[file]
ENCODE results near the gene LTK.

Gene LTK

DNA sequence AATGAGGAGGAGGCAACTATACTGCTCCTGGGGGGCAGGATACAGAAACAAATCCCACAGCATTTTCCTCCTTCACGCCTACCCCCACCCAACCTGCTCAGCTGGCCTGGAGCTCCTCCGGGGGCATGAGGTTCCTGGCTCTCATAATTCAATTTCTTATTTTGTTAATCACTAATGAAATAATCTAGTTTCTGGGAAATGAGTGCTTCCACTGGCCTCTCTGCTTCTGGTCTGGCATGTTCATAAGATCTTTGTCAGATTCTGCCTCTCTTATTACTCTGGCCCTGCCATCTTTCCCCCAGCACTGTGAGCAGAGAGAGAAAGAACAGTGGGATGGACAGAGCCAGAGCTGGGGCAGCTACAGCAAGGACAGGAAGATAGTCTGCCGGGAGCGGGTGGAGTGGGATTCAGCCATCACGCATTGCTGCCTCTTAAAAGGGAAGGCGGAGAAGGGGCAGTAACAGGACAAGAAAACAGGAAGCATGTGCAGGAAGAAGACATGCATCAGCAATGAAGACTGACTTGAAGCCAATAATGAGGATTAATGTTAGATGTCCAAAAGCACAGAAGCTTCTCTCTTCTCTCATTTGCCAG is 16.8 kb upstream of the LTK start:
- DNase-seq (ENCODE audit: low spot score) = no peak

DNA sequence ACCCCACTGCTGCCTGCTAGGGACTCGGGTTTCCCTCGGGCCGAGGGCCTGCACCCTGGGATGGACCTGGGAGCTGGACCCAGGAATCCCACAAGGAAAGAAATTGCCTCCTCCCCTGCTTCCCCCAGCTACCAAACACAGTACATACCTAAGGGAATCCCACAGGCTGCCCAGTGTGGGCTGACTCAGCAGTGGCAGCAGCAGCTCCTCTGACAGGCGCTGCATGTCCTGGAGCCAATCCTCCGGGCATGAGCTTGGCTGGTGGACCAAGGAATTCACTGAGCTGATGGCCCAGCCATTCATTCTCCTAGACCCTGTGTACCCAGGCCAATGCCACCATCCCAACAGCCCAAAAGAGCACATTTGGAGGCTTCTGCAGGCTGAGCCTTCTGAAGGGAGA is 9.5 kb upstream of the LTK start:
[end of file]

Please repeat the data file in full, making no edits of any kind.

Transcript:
ENCODE results near the gene LTK.

Gene LTK

DNA sequence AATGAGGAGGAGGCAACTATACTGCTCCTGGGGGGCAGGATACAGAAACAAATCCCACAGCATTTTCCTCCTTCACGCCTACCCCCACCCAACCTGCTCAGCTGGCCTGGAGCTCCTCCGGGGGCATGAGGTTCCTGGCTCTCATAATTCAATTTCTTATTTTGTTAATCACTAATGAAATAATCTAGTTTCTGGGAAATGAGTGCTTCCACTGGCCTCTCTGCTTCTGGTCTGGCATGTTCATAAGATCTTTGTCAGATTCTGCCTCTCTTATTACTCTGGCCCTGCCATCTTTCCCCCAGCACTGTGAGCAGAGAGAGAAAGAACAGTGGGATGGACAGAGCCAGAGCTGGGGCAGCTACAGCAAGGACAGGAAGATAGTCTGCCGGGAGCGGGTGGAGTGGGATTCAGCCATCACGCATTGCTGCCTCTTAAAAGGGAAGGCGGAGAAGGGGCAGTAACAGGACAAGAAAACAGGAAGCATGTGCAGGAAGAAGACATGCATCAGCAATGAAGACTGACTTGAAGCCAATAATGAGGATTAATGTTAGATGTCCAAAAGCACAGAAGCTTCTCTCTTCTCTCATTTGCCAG is 16.8 kb upstream of the LTK start:
- DNase-seq (ENCODE audit: low spot score) = no peak

DNA sequence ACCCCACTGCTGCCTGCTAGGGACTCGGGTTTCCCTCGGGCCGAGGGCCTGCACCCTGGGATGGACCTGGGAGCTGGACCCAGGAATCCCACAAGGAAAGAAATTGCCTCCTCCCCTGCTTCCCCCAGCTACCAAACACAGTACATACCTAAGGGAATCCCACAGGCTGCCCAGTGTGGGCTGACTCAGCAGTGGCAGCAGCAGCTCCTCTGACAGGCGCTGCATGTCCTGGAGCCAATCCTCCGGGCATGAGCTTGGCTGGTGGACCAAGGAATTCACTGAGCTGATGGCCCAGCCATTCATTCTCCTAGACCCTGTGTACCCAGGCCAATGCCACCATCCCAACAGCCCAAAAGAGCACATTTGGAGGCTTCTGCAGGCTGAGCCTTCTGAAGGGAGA is 9.5 kb upstream of the LTK start: